Friday, 28 April 2006 00:00

Moms Most Likely to Pass Heart Disease on to Kids

FRIDAY, April 28 (HealthDay News) -- Mothers pass on much that is good to their children, but a new study shows there's one gift most would rather not receive -- heart disease.

A woman with a strong history of cardiovascular trouble is much more likely to pass that legacy on to her kids than a father with the same medical history, Swedish researchers report.

In fact, "maternal history of coronary heart disease was almost always related to higher risk in both sons and daughters," said study lead author Dr. Kristina Sundquist, an assistant professor at the Karolinska Institute's Center for Family Medicine in Stockholm.

Her team's preliminary data on the subject were presented Thursday at a special American Medical Association briefing in New York City. The study will also appear in the June issue of the American Journal of Preventive Medicine.

"If some patients are at a higher familial risk, then they might need more aggressive treatment for other risk factors," Sundquist told reporters.

Her team used government medical records to track heart disease, hospital admissions, and cardiac-related deaths among all Swedish men and women born after 1932, as well available health data on their parents.

The authors identified nearly 11,000 men and just under 3,300 women who had a mother and/or a father with heart disease. Then the scientists compared the medical histories of these individuals with those of children with no parental history of heart disease.

Sundquist reported that the highest heart risk was borne by individuals whose parents had both suffered heart disease.

Men with this double-parent history were at twice the risk of developing heart disease than men with no parental history of cardiovascular trouble. Women whose mother and father both suffered from heart disease had an 82 percent higher risk for heart disease compared to women without such histories.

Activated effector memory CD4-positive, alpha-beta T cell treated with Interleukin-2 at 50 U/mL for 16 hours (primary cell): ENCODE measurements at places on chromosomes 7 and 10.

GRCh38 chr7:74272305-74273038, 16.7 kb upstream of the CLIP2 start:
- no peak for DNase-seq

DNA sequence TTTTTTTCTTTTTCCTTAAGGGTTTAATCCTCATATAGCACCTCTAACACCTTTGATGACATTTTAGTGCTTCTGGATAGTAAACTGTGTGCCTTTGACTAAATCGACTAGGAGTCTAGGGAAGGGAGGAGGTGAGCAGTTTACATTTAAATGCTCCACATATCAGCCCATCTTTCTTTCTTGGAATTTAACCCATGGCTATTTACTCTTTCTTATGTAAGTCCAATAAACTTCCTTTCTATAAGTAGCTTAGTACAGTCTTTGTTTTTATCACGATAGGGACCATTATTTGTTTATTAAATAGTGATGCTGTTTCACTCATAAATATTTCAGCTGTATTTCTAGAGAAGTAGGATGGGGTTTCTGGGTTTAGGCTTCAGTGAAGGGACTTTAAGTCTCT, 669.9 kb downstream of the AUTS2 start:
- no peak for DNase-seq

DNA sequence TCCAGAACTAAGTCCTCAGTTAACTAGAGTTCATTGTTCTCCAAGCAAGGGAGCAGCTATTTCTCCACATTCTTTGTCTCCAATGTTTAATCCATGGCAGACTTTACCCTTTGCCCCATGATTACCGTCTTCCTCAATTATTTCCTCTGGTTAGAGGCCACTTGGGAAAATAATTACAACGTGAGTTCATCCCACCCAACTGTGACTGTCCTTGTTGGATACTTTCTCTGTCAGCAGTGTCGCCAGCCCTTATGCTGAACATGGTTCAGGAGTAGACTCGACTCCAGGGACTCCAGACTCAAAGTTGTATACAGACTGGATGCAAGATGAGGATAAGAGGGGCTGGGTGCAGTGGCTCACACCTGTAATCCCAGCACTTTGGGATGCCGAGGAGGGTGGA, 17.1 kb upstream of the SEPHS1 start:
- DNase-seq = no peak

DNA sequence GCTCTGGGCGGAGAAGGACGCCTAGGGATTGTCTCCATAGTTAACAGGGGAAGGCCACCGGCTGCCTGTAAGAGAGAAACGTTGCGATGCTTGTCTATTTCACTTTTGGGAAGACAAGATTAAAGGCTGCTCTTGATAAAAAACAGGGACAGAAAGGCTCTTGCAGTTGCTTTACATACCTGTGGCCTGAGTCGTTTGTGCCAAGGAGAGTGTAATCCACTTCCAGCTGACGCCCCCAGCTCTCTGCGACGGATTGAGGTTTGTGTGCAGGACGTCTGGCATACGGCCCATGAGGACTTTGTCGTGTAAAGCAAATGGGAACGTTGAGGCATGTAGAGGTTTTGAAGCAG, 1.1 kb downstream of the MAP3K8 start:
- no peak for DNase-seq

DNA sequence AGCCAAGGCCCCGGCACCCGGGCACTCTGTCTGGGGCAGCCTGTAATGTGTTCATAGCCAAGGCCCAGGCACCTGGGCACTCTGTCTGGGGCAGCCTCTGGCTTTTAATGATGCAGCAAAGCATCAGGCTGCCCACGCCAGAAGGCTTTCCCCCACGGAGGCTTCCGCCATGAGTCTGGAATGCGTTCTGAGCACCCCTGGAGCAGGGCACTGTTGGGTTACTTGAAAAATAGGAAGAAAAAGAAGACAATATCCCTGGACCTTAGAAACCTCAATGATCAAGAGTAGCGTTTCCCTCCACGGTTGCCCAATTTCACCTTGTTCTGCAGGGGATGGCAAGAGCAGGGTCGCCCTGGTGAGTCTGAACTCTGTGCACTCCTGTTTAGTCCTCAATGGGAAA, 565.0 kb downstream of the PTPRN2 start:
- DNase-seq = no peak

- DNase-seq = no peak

When only one parent had coped with heart disease, it was clearly the mother that passed on the most significant risk to her offspring.

Men and women had a 55 percent and 43 percent higher risk for heart disease, respectively, if their mother had had it too, compared to individuals without this type of maternal history of heart disease.

By contrast, men and women whose fathers had heart disease were at a 41 and 17 percent higher risk, respectively, for developing the problem themselves.

The researchers also found that people with parents who experienced an early onset of heart disease -- before the age of 55 in the case of men, or 65 in the case of women -- were nearly three times more likely to develop the illness themselves.

Sundquist said it's not yet clear why mothers are more likely to pass on cardiovascular risk to their kids.

But she offered several possible explanations, including genetic mutation patterns that pass through the maternal line or conditions that might affect the fetus in utero. These would include factors such as maternal smoking and high blood pressure during pregnancy, both of which have been linked to low birth weight in prior studies.

The home environment might play a role, as well: According to Sundquist, children typically spend more time with mothers than fathers as they grow, so they may be more likely to pick up unhealthy habits from moms.

This might translate into greater disease risk for children of "mothers [who] are more likely to smoke, or have poor dietary behavior, and lack physical activity," Sundquist noted.

Whatever the explanation, she advised that patients with this type of high-risk family background get screened for signs of heart disease.

"The implication is that clinical attention should be given to patients who mothers or fathers had coronary heart disease, but special attention should be given if both parents had coronary heart dis